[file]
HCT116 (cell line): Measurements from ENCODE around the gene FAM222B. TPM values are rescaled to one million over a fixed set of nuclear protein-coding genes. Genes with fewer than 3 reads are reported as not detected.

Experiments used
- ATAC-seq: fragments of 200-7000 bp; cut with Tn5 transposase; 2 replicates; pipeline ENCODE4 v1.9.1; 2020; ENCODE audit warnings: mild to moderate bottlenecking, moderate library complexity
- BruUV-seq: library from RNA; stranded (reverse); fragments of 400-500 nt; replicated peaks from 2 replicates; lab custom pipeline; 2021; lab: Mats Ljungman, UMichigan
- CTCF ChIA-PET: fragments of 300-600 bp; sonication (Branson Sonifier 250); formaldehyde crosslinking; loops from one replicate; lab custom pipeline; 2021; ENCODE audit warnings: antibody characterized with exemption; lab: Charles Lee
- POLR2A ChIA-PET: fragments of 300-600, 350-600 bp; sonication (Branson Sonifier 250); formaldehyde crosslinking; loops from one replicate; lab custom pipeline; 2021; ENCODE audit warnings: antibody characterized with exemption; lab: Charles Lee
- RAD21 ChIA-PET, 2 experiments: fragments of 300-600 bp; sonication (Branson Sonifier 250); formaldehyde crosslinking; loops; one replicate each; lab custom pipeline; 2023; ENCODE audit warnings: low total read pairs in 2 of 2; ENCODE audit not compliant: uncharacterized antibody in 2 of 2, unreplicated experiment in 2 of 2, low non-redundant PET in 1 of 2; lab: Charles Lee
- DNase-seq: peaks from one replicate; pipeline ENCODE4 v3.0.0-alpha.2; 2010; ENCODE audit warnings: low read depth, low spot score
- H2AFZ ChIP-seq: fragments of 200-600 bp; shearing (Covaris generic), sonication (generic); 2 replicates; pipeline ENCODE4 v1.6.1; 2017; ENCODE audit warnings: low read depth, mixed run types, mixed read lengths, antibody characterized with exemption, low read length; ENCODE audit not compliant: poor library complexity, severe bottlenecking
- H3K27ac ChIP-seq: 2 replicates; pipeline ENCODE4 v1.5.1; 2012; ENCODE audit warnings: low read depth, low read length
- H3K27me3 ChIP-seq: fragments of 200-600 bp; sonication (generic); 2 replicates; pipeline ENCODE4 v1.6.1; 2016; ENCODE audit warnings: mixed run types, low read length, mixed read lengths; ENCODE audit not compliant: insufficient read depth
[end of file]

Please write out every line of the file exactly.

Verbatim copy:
HCT116 (cell line): Measurements from ENCODE around the gene FAM222B. TPM values are rescaled to one million over a fixed set of nuclear protein-coding genes. Genes with fewer than 3 reads are reported as not detected.

Experiments used
- ATAC-seq: fragments of 200-7000 bp; cut with Tn5 transposase; 2 replicates; pipeline ENCODE4 v1.9.1; 2020; ENCODE audit warnings: mild to moderate bottlenecking, moderate library complexity
- BruUV-seq: library from RNA; stranded (reverse); fragments of 400-500 nt; replicated peaks from 2 replicates; lab custom pipeline; 2021; lab: Mats Ljungman, UMichigan
- CTCF ChIA-PET: fragments of 300-600 bp; sonication (Branson Sonifier 250); formaldehyde crosslinking; loops from one replicate; lab custom pipeline; 2021; ENCODE audit warnings: antibody characterized with exemption; lab: Charles Lee
- POLR2A ChIA-PET: fragments of 300-600, 350-600 bp; sonication (Branson Sonifier 250); formaldehyde crosslinking; loops from one replicate; lab custom pipeline; 2021; ENCODE audit warnings: antibody characterized with exemption; lab: Charles Lee
- RAD21 ChIA-PET, 2 experiments: fragments of 300-600 bp; sonication (Branson Sonifier 250); formaldehyde crosslinking; loops; one replicate each; lab custom pipeline; 2023; ENCODE audit warnings: low total read pairs in 2 of 2; ENCODE audit not compliant: uncharacterized antibody in 2 of 2, unreplicated experiment in 2 of 2, low non-redundant PET in 1 of 2; lab: Charles Lee
- DNase-seq: peaks from one replicate; pipeline ENCODE4 v3.0.0-alpha.2; 2010; ENCODE audit warnings: low read depth, low spot score
- H2AFZ ChIP-seq: fragments of 200-600 bp; shearing (Covaris generic), sonication (generic); 2 replicates; pipeline ENCODE4 v1.6.1; 2017; ENCODE audit warnings: low read depth, mixed run types, mixed read lengths, antibody characterized with exemption, low read length; ENCODE audit not compliant: poor library complexity, severe bottlenecking
- H3K27ac ChIP-seq: 2 replicates; pipeline ENCODE4 v1.5.1; 2012; ENCODE audit warnings: low read depth, low read length
- H3K27me3 ChIP-seq: fragments of 200-600 bp; sonication (generic); 2 replicates; pipeline ENCODE4 v1.6.1; 2016; ENCODE audit warnings: mixed run types, low read length, mixed read lengths; ENCODE audit not compliant: insufficient read depth